As readers of this blog know, traumatic brain injury can be one of the most difficult outcomes of an unexpected accident, especially when caused by another’s negligence. Doctors are researchers are still attempting to better understand TBI, the long-term effects and how to provide the best possible care. On this, a new study provides some important information that could lead to improvements in all three areas.
A recent article from Science Daily shared these new findings from a team of researchers. The group undertook a study of the factors associated with mortality where someone who suffered from a traumatic brain injury died more than a year after suffering the injury. The scientists looked at a group of physical, psycho-social and cognitive outcomes of those with TBI, comparing them to those without the serious injury.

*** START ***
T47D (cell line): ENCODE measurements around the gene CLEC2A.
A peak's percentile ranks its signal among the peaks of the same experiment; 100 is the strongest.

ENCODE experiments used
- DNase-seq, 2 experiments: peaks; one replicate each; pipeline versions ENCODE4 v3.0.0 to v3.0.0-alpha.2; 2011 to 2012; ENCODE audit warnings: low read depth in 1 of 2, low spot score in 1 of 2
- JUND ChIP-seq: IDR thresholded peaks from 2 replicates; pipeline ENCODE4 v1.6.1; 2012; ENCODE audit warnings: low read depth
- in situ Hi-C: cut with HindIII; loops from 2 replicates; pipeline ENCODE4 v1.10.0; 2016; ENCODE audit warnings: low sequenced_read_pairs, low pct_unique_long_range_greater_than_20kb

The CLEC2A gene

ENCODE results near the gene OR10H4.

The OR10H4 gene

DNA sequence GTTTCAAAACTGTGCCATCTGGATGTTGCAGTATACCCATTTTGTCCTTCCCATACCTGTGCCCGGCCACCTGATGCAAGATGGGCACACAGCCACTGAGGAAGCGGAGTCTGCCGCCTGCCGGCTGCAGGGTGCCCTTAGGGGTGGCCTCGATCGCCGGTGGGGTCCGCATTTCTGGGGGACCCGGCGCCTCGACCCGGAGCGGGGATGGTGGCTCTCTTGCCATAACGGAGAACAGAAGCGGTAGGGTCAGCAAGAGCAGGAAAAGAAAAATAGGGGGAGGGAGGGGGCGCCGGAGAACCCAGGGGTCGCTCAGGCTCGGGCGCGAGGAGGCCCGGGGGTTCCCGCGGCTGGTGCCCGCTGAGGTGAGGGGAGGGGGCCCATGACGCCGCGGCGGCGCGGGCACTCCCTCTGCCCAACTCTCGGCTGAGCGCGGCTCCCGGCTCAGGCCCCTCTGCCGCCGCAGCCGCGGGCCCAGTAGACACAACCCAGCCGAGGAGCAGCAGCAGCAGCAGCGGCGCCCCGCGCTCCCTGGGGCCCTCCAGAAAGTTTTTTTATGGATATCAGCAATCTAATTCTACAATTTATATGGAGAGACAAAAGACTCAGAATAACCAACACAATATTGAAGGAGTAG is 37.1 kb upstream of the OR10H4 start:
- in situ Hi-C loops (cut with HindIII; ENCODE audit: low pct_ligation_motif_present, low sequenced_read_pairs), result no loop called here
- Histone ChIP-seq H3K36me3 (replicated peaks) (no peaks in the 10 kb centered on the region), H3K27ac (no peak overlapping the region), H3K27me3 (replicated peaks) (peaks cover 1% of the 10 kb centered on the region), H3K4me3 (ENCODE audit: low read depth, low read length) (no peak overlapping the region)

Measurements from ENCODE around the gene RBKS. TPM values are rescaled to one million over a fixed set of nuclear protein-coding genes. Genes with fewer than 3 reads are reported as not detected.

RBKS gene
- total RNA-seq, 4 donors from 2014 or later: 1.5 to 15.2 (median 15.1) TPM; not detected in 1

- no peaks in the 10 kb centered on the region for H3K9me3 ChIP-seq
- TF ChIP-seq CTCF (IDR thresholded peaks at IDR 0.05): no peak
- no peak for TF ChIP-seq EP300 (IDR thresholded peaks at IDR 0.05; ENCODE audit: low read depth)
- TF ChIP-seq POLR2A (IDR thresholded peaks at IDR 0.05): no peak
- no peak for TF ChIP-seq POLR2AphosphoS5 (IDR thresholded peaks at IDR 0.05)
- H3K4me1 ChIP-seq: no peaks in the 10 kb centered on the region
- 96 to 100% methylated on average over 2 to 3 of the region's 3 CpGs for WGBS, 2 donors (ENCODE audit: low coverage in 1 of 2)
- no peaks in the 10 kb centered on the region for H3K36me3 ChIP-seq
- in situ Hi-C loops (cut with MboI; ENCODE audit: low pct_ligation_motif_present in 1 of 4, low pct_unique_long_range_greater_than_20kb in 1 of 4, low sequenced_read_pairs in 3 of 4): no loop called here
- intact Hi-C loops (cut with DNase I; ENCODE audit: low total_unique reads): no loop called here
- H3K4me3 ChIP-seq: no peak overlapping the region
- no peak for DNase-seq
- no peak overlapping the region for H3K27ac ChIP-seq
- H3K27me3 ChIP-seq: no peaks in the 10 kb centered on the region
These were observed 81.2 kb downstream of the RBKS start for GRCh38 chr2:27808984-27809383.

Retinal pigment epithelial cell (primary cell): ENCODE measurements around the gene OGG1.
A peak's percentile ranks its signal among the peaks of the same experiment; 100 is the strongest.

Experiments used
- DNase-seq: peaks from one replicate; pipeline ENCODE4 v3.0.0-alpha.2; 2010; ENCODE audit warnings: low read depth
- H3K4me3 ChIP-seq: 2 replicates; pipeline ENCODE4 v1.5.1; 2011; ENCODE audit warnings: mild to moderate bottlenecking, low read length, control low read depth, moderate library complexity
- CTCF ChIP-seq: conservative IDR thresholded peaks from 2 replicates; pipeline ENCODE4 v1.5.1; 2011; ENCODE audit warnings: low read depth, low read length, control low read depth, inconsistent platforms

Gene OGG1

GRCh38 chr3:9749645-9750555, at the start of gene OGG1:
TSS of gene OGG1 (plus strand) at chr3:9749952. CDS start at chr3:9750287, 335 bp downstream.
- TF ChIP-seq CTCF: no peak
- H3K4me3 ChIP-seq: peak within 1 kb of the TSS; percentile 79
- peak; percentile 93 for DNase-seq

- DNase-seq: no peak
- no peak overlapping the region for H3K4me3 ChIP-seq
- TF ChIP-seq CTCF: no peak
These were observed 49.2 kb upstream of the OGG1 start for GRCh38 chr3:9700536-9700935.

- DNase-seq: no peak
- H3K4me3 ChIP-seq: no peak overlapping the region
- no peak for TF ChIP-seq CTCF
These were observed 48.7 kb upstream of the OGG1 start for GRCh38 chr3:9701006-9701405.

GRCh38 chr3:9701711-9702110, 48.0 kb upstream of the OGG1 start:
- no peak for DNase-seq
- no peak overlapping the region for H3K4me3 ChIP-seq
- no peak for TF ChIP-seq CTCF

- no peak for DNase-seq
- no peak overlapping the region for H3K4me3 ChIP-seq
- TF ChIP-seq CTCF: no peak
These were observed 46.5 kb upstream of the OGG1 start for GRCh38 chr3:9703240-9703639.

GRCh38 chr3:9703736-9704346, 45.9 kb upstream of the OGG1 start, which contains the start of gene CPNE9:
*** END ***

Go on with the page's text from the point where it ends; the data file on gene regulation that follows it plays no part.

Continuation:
Upon completing the review, the group found that those who suffered a TBI were significantly worse on all the specific measures. For example, FIM Motor scores were vastly different and indicated that it’s an important factor in the long-term survival of those with TBI.
The study itself appears to be more of a starting point for further research, as more specific study of the various factors could yield more information that can be used to develop prevention strategies and better care approaches.
For those who have suffered traumatic brain injury, this should come as good news, although it may be years before the results of this type of study affect long-term care. In the interim, ensuring the best possible care – and the ability to pay for it through a personal injury lawsuit, if necessary – should remain the primary focus.